False Memory Syndrome and deeper underlying mental problems

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False Memory Syndrome and deeper underlying mental problems

Post08 Jul 2012

In psychology and psychiatry, there is a fair amount of discussion about "False Memory Syndrome", "planted memories", and how group propaganda indoctrinates memories within individuals. Obviously, there is a whole other level of human mental activity where real memories are reinterpreted or given other, more profound meanings.

False memory syndrome is defined as a condition in which a person's identity and interpersonal relationships are centered around a memory which is false but in which the person strongly believes and when the memory is so deeply ingrained that it orients the individual's entire personality and lifestyle, in turn disrupting all sorts of other behaviour.

False Memory Syndrome is considered destructive because the person assiduously avoids confrontation with any evidence that might challenge the memory. Thus it takes on a life of its own, encapsulated and resistant to correction. The person may become so focused on memory that he or she may be effectively distracted from coping with the real problems in his or her life.

"Planted memories" happen when the sufferer was in a very suggestible state, e.g. following or during hypnotherapy.
    A practice forbidden by medical ethics ... but, yet, which makes up the core of Brahma Kumari conditioning.
These are said to leave the sufferer unable to tell which memories are genuine and which are not. The unconstrained fabrication resulting from the planting of such memories may resolves temporary conflicts in the sufferer's mind but lead to chronic damage which is permanently disabling, resulting in deeper personality disorders.

False memory syndrome can appear based on "indoctrinated memories" where individuals are led to believe in propaganda through repetition and the breaking down and reducing of an individual's ability to think for themselves.

In the Brahma Kumaris, how much are the leaders engaged in creating false memories, and the followers engaged in supporting and repeating them? Clearly it is a large part of the religion.

We have discovered without any doubt that their organization's history has been deeply falsified by individuals who were not even there at the time it happened. They also continue to push their 5,000 year history cycle as a true fact within which many adherents will claim to have vision and memories of things happening and fit those into the BK framework.

But what of the claims that the therapists make, than underneath the "sticking plaster" fix ... the children's fairy story versions ... real personality problems are not fit and lasting damage might be done.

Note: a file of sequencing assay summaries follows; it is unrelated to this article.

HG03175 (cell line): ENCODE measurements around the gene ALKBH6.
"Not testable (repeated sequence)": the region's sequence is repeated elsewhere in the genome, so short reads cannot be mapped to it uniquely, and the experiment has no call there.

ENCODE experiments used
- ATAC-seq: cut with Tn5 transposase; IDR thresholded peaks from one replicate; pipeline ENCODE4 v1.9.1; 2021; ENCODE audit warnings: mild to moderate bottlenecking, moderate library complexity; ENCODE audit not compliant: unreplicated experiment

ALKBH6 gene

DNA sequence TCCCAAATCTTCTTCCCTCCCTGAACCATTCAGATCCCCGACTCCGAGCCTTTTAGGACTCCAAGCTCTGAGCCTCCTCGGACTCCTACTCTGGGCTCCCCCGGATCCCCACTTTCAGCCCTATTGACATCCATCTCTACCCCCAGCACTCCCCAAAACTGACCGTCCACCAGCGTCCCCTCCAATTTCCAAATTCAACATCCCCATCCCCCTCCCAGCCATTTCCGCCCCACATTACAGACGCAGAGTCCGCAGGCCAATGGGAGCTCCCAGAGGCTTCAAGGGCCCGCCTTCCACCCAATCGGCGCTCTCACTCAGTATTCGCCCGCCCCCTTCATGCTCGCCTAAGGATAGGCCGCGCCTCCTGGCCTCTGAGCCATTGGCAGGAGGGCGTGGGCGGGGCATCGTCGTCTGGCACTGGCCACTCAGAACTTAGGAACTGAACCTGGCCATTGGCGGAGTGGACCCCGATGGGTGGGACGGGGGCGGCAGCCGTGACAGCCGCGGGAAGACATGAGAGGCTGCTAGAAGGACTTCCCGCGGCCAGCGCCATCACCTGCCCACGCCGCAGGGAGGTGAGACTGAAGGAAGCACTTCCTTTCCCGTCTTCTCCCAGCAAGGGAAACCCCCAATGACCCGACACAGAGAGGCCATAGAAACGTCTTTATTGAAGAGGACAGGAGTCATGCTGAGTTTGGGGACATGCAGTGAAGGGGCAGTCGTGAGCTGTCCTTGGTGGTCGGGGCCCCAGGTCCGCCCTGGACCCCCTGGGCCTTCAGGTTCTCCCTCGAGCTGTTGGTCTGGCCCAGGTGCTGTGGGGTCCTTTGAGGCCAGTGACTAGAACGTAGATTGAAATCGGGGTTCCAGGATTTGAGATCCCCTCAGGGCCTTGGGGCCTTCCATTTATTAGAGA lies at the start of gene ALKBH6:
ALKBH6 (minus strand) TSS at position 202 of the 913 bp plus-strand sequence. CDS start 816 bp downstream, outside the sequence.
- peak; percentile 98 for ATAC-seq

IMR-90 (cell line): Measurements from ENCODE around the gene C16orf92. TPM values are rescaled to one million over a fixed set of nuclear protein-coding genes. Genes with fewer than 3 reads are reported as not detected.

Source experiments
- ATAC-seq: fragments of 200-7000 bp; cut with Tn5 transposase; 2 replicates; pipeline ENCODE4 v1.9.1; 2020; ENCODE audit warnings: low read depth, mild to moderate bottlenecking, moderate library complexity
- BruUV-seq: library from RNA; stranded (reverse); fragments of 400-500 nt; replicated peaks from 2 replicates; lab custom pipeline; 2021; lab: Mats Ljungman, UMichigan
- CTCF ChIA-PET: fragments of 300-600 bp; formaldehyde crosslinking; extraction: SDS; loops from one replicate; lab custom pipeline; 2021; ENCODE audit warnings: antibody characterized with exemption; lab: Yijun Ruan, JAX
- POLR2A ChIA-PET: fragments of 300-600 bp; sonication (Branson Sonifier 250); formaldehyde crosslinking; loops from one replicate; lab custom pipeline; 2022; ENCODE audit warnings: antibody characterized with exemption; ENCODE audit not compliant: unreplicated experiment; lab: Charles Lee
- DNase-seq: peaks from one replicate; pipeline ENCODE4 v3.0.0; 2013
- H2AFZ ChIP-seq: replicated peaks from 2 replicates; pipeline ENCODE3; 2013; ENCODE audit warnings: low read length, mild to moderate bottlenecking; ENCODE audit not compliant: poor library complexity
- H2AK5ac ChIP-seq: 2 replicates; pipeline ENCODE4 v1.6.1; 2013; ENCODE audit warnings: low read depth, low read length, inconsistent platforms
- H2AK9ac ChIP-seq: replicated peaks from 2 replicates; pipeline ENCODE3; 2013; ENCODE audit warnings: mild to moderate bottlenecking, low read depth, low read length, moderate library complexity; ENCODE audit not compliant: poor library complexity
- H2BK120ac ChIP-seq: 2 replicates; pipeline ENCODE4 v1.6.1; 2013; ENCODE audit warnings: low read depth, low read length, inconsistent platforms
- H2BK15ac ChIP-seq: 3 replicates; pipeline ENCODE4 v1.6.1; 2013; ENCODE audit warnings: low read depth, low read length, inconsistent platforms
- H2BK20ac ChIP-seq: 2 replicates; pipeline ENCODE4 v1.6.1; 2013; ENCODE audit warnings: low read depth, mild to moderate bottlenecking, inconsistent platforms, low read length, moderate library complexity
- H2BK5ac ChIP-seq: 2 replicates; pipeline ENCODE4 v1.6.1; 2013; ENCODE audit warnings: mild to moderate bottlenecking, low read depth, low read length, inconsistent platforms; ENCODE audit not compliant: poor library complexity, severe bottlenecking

Yes, I can admit that for a brief period at least individuals "feel benefits" or highs from following BKism. The daily disciplines also help in this giving order and structure to individuals. But even within the religion adherents admits that after a time "the dirt must come up", the example given being like that of a carpet being beaten.
    How much of that is "dirt coming up", and
    how much of that are serious personality problems being encouraged within individuals?
I, personally, don't believe BKism magically "washes" the soul clean and returns it to an original, Golden Age form. 75 years later, I don't see any evidence of that for its leaders, the very individuals they claim at the most spiritual and enlightened 8, 108 or 16,108 individuals in all. What I see is institutionalise arrogance, bigotry, dishonesty, petty corruption, superiority complex, a fascination with status, celebrity and nice properties.

Am I wrong?

We know for a fact the religion's history is false ... it is highly unlikely its version of human history is correct ... can positive changes be made on the basis of falsehoods and denial?

One such paper is: Loftus, E. F., & Pickrell, J. E. (1995). The formation of false memories. Psychiatric Annals, 25, 720-725. (and, remember, like most scientific papers is debated over rather than "truth" so take your own conclusions from it).


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Re: False Memory Syndrome and deeper underlying mental probl

Post08 Jul 2012

Certain people do develope "false memories" of events they have never experienced, and they truely believe that they have experienced these events . Traumas and accidents migt trigger some of these false memories.

In cultic affairs, the terminology to be used might be "implanted memories", which are the result of intensive brain wash accompanied by mild hypnosis .

I recall a Forum member stating that he felt stronger after joining BK . The question to arise, where did that strength came from and how was it generated ..? Is it not a falsely induced and planted in the imagination and memory, as a result of the frequent repetition of the rythm of being, strong, elite, chosen, ..etc..??

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